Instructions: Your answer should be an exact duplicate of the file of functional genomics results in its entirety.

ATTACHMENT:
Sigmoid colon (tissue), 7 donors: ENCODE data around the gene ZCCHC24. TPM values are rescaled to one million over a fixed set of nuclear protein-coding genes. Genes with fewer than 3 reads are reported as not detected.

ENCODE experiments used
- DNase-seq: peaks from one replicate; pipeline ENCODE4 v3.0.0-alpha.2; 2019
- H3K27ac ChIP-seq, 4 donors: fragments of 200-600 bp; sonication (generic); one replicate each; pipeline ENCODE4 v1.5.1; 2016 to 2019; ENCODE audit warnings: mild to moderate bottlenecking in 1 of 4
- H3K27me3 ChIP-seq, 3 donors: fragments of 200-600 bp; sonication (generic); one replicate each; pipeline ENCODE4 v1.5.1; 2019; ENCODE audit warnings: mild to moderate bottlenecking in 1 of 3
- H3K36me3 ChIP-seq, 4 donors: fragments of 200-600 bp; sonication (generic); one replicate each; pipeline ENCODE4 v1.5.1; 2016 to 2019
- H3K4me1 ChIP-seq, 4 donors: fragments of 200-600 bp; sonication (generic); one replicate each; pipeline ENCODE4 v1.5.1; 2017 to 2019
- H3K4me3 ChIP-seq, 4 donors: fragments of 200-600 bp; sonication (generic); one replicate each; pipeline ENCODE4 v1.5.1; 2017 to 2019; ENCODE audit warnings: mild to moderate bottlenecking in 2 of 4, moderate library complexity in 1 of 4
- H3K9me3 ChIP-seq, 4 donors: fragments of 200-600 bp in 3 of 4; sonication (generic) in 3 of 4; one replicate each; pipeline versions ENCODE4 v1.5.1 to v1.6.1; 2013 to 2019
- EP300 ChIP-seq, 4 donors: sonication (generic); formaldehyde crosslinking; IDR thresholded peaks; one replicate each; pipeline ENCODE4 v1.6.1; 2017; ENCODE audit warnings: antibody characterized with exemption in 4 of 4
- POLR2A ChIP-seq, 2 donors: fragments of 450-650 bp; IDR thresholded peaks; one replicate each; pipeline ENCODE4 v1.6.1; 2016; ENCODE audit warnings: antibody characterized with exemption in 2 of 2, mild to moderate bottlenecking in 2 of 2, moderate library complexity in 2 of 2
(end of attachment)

Sigmoid colon (tissue), 7 donors: ENCODE data around the gene ZCCHC24. TPM values are rescaled to one million over a fixed set of nuclear protein-coding genes. Genes with fewer than 3 reads are reported as not detected.

ENCODE experiments used
- DNase-seq: peaks from one replicate; pipeline ENCODE4 v3.0.0-alpha.2; 2019
- H3K27ac ChIP-seq, 4 donors: fragments of 200-600 bp; sonication (generic); one replicate each; pipeline ENCODE4 v1.5.1; 2016 to 2019; ENCODE audit warnings: mild to moderate bottlenecking in 1 of 4
- H3K27me3 ChIP-seq, 3 donors: fragments of 200-600 bp; sonication (generic); one replicate each; pipeline ENCODE4 v1.5.1; 2019; ENCODE audit warnings: mild to moderate bottlenecking in 1 of 3
- H3K36me3 ChIP-seq, 4 donors: fragments of 200-600 bp; sonication (generic); one replicate each; pipeline ENCODE4 v1.5.1; 2016 to 2019
- H3K4me1 ChIP-seq, 4 donors: fragments of 200-600 bp; sonication (generic); one replicate each; pipeline ENCODE4 v1.5.1; 2017 to 2019
- H3K4me3 ChIP-seq, 4 donors: fragments of 200-600 bp; sonication (generic); one replicate each; pipeline ENCODE4 v1.5.1; 2017 to 2019; ENCODE audit warnings: mild to moderate bottlenecking in 2 of 4, moderate library complexity in 1 of 4
- H3K9me3 ChIP-seq, 4 donors: fragments of 200-600 bp in 3 of 4; sonication (generic) in 3 of 4; one replicate each; pipeline versions ENCODE4 v1.5.1 to v1.6.1; 2013 to 2019
- EP300 ChIP-seq, 4 donors: sonication (generic); formaldehyde crosslinking; IDR thresholded peaks; one replicate each; pipeline ENCODE4 v1.6.1; 2017; ENCODE audit warnings: antibody characterized with exemption in 4 of 4
- POLR2A ChIP-seq, 2 donors: fragments of 450-650 bp; IDR thresholded peaks; one replicate each; pipeline ENCODE4 v1.6.1; 2016; ENCODE audit warnings: antibody characterized with exemption in 2 of 2, mild to moderate bottlenecking in 2 of 2, moderate library complexity in 2 of 2